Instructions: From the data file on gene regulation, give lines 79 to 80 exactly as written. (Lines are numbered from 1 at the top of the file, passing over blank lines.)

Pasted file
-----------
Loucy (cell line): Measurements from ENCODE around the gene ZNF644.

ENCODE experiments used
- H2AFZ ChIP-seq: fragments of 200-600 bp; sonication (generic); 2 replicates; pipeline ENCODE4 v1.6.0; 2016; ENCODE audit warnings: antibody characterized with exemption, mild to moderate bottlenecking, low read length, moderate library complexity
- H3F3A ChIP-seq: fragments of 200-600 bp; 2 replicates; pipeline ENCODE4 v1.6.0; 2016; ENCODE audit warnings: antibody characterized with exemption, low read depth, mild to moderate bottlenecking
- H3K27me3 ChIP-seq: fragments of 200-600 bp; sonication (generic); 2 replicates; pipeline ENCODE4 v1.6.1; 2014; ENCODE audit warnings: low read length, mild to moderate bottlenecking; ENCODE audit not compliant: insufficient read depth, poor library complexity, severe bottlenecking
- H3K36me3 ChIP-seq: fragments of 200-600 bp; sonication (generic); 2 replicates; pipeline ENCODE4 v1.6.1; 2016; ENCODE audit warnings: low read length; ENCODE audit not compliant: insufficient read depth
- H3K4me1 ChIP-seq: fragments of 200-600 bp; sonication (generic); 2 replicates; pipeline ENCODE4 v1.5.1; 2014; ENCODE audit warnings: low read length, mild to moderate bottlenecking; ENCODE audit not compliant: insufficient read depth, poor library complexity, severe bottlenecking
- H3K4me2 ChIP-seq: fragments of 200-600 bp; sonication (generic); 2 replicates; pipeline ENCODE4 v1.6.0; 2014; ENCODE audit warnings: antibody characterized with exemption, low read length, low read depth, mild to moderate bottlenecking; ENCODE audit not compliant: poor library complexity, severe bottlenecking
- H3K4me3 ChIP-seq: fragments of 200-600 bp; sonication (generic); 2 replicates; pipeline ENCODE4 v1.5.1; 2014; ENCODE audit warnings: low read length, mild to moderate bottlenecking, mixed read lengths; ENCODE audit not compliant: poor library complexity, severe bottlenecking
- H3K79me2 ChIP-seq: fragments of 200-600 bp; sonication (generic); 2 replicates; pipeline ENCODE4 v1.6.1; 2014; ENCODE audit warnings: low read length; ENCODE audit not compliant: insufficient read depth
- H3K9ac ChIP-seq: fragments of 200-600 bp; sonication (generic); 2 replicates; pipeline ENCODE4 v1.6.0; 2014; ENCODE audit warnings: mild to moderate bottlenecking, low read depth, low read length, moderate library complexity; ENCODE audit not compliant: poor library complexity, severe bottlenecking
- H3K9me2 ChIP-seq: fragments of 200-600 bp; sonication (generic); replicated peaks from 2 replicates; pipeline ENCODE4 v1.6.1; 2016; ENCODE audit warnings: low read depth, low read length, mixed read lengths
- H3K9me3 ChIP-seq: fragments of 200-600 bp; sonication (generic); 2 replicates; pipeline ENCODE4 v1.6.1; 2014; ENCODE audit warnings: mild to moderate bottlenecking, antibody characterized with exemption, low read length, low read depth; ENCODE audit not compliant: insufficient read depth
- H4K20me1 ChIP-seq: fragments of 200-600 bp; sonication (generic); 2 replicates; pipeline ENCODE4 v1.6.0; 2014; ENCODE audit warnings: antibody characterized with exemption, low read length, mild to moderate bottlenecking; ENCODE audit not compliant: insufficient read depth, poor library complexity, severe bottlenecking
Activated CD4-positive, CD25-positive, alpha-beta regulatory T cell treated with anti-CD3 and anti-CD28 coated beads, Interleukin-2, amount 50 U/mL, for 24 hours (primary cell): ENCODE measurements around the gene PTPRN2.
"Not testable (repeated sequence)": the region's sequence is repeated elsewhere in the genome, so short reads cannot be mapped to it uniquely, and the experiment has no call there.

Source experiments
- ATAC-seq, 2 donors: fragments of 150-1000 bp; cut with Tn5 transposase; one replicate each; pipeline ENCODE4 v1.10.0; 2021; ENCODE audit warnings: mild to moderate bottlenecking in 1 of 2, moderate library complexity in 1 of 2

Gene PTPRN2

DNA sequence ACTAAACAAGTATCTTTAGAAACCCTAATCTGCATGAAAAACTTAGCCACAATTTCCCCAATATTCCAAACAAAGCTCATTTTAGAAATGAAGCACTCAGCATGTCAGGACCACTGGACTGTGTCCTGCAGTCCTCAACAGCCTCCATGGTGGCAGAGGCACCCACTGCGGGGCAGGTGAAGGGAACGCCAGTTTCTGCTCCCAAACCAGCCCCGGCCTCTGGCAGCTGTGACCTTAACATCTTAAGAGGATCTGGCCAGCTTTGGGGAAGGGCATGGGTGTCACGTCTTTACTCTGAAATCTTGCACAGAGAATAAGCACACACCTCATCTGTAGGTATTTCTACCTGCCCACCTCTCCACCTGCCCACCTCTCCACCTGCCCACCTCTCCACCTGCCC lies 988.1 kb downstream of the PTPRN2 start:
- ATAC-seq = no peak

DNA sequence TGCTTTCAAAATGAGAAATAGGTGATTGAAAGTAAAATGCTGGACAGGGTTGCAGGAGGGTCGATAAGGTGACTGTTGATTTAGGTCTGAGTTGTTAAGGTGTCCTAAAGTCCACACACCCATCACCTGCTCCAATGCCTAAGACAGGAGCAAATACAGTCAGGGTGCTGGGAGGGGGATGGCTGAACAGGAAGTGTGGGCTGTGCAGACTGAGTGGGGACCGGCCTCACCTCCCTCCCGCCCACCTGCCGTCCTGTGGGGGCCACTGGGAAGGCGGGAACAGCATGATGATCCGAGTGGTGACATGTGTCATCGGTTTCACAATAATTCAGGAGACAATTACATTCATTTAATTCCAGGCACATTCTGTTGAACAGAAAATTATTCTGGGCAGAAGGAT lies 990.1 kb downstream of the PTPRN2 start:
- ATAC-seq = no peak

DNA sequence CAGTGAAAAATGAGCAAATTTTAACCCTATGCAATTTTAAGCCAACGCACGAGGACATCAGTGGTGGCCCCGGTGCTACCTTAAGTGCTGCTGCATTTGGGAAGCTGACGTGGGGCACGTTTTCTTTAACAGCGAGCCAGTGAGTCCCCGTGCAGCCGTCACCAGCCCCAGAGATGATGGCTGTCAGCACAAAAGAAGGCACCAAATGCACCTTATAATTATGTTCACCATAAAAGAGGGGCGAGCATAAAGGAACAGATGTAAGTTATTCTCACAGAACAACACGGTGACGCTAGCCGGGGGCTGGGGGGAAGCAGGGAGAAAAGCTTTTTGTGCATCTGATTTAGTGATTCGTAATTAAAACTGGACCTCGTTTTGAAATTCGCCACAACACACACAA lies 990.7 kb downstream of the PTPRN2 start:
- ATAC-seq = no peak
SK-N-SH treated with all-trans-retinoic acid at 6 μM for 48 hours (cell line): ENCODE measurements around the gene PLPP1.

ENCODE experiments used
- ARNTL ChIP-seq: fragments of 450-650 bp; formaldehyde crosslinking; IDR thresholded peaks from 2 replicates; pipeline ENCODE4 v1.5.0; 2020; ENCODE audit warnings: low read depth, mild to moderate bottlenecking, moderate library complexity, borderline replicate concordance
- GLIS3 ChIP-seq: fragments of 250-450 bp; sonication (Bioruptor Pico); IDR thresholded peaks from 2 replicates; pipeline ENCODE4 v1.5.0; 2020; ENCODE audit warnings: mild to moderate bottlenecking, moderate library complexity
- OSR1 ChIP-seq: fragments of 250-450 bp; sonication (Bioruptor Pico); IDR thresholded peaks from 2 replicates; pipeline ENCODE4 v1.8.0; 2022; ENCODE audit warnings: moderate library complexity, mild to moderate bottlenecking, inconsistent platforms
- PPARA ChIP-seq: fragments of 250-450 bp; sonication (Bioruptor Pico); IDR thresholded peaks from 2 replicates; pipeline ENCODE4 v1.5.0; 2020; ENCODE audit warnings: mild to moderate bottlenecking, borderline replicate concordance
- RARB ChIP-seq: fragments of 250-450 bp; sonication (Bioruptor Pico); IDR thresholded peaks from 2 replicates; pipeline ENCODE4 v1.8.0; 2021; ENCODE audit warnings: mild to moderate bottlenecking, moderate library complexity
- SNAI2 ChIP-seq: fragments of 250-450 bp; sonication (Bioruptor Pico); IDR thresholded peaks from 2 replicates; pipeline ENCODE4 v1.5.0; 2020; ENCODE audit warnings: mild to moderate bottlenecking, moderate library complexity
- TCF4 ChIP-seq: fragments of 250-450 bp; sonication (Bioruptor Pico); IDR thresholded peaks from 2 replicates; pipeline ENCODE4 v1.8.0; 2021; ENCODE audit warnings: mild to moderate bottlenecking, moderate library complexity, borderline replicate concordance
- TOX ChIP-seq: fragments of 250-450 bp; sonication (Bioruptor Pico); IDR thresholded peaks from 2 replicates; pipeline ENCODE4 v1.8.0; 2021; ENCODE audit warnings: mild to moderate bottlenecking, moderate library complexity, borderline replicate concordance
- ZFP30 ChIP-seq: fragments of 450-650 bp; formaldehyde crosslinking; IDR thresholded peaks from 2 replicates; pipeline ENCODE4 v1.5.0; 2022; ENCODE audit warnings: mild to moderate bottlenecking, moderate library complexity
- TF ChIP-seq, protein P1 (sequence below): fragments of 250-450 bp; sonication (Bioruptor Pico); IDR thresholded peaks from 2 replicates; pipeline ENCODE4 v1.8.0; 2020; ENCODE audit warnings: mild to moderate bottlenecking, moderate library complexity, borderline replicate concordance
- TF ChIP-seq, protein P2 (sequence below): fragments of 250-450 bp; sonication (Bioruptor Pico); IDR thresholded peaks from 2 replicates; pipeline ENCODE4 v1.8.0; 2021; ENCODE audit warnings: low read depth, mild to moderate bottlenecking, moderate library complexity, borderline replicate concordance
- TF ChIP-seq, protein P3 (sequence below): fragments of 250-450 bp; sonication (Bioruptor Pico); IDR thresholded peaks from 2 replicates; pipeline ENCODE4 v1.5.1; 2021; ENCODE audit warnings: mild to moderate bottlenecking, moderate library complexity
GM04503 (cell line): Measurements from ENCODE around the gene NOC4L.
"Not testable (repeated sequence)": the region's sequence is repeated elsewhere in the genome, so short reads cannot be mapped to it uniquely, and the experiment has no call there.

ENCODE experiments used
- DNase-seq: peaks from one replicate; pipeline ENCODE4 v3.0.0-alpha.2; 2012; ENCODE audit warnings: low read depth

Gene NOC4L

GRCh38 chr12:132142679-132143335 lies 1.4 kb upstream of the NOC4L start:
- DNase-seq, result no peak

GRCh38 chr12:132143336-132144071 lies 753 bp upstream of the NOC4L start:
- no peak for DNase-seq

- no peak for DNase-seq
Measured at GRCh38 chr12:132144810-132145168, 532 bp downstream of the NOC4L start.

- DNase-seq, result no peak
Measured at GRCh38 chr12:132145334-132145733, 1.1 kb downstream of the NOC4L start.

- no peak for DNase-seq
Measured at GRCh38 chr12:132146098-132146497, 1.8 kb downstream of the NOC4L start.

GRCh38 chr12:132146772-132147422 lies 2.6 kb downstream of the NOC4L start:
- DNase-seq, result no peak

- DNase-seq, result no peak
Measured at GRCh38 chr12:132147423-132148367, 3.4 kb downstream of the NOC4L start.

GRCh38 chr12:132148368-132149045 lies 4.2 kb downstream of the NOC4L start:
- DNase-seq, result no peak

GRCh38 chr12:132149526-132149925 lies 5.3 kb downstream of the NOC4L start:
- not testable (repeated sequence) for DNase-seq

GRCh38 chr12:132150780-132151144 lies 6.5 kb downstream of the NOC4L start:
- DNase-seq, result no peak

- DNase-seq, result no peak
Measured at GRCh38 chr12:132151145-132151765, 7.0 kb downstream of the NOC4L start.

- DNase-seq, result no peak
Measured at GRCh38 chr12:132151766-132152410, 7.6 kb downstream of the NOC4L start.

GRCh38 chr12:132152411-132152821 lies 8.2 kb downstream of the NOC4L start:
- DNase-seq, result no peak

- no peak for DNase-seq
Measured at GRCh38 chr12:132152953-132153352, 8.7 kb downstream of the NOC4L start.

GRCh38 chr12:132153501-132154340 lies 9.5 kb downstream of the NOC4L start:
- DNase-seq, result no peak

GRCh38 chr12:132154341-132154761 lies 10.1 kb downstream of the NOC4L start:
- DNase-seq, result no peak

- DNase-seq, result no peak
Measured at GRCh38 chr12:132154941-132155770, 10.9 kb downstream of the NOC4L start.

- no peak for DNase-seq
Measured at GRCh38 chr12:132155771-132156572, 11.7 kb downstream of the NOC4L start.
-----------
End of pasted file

- no peak for DNase-seq
Measured at GRCh38 chr12:132155771-132156572, 11.7 kb downstream of the NOC4L start.